Osisko Development has put in writing that they believe that Wells land use and zoning bylaws do not apply to this corporation.
Those bylaws give Wells jurisdiction over “non-essential mining activities,” specifically the processing activities proposed in the residential area of Wells.
Exercising its power to prohibit these activities would give Wells control over the economic feasibility of the project and could force Osisko to rethink its proposal to adopt the location compromises suggested by municipal residents and councillors.
The legal issue of compliance with municipal bylaws was first identified as early as 2020 by the land use planners (Urban Systems) who were funded by Osisko and contracted to the municipality of Wells to assist with the development of the Wells Official Community Plan.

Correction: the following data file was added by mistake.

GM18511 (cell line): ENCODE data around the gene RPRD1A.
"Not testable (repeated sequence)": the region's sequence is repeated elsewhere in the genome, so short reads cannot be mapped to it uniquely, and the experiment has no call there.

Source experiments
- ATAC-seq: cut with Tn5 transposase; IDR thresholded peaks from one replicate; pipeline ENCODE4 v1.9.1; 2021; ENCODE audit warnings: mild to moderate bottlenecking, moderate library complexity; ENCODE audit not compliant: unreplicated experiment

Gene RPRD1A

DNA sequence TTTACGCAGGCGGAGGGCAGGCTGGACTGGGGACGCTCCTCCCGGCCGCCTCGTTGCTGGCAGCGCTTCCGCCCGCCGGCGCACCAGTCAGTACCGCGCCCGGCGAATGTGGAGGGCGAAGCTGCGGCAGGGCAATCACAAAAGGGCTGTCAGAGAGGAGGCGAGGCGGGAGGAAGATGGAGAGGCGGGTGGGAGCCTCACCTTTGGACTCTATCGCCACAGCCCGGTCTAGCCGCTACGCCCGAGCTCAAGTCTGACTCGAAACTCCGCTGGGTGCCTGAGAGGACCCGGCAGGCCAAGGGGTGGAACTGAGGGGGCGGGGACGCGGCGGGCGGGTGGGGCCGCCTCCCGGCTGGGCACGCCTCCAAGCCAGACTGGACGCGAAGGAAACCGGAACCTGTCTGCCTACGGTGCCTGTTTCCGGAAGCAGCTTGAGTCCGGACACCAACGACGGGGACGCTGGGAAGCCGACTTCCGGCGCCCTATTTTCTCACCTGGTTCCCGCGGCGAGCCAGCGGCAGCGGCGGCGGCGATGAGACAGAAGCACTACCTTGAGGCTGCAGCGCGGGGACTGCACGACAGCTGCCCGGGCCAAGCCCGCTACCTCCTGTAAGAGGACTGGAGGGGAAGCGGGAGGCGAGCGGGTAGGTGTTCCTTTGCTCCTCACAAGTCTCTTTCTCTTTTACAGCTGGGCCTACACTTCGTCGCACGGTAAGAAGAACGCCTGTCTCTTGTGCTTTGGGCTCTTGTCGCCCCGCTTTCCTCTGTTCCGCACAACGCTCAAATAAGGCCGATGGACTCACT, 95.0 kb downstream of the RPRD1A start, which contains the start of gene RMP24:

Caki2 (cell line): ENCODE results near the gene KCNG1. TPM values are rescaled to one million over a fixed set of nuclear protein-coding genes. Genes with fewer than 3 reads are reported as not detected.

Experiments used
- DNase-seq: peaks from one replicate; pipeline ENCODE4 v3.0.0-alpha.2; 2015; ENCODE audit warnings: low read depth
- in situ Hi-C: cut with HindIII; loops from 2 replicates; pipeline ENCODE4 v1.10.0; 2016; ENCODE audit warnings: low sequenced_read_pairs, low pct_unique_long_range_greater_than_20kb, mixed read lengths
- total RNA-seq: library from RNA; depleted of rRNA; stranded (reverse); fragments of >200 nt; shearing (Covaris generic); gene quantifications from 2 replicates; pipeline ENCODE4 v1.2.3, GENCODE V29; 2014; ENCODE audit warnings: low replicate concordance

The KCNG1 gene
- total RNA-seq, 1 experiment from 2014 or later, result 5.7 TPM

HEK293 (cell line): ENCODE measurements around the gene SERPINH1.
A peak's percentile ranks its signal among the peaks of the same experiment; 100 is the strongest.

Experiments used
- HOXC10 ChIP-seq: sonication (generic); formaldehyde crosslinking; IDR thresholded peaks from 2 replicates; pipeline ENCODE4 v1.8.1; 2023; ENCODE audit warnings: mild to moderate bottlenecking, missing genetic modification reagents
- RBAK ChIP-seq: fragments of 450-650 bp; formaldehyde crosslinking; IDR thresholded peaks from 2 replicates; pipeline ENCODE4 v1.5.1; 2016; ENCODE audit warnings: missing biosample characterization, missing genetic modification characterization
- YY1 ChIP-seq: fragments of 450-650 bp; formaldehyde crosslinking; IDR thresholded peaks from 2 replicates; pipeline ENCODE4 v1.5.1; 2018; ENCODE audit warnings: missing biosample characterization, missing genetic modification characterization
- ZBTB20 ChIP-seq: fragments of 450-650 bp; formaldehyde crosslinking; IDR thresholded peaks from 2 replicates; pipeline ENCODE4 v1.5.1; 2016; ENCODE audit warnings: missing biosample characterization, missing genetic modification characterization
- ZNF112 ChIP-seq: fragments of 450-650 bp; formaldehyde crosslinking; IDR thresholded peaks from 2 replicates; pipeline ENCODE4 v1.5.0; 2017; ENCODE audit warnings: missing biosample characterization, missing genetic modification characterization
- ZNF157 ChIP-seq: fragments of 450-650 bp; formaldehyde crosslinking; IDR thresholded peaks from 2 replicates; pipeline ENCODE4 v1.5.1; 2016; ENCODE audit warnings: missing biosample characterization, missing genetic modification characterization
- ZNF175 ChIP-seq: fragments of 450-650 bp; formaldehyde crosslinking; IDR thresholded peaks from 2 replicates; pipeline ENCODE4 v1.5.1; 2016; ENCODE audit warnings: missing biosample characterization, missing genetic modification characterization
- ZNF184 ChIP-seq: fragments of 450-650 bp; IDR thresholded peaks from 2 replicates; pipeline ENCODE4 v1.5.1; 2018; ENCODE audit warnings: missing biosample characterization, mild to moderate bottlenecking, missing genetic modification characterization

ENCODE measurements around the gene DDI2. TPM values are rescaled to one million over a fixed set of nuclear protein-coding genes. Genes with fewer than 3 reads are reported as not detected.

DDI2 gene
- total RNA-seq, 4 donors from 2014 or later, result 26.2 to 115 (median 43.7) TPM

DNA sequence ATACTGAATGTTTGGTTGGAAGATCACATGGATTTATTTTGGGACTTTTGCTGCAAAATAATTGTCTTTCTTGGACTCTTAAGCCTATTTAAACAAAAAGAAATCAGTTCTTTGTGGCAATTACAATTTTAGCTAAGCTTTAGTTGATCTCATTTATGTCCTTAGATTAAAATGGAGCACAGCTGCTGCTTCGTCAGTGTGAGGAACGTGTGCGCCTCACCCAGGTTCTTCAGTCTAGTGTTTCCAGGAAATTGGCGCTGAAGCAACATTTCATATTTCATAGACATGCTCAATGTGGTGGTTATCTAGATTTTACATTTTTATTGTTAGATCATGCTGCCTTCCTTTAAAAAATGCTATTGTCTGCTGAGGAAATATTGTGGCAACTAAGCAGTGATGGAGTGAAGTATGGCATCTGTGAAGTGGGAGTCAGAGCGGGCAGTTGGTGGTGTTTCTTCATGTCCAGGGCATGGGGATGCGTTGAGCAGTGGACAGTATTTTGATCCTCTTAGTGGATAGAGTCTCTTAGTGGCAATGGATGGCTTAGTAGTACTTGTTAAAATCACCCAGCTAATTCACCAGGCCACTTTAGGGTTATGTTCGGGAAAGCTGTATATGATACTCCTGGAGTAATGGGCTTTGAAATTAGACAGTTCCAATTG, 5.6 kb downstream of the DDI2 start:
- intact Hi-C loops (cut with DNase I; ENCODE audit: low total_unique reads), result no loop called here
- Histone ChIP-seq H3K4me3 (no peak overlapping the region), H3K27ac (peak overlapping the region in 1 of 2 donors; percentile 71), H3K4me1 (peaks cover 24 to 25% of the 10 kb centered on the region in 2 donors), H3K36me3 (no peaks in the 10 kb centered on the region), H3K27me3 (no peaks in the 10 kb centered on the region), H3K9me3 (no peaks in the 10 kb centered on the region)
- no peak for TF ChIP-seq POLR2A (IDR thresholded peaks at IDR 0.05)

It has been raised repeatedly by members of the public to both Osisko and as representatives of the Environmental Assessment Office’s (EAO) Community Advisory Committee, for the past four years.
The municipality’s legal jurisdiction was confirmed by a study written by the University of Victoria Environmental Law Center in 2022.
It was identified in the EAO’s report to the ministers in the September 2023 Report to the Ministers.
Compliance with municipal law is also identified as a requirement in the Ministry of Mines Permit Co-ordination Plan.
However, in a written statement earlier this month, Osisko says it has no legal obligation to the municipality of Wells and will proceed with the Cariboo Gold Project without seeking municipal approval for the portions of the project which fall under its jurisdiction.
Friends of Responsible Economic Development (FRED)
For a more extensive exploration of Jorgenson’s assertions, CLICK HERE